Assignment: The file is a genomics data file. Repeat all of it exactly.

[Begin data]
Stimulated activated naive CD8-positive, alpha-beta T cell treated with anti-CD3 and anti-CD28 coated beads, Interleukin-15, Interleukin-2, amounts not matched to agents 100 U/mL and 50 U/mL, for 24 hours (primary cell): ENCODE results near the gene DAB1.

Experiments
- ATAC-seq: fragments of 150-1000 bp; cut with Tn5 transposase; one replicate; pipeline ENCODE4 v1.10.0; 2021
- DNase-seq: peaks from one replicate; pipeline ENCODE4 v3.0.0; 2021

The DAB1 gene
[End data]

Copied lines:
Stimulated activated naive CD8-positive, alpha-beta T cell treated with anti-CD3 and anti-CD28 coated beads, Interleukin-15, Interleukin-2, amounts not matched to agents 100 U/mL and 50 U/mL, for 24 hours (primary cell): ENCODE results near the gene DAB1.

Experiments
- ATAC-seq: fragments of 150-1000 bp; cut with Tn5 transposase; one replicate; pipeline ENCODE4 v1.10.0; 2021
- DNase-seq: peaks from one replicate; pipeline ENCODE4 v3.0.0; 2021

The DAB1 gene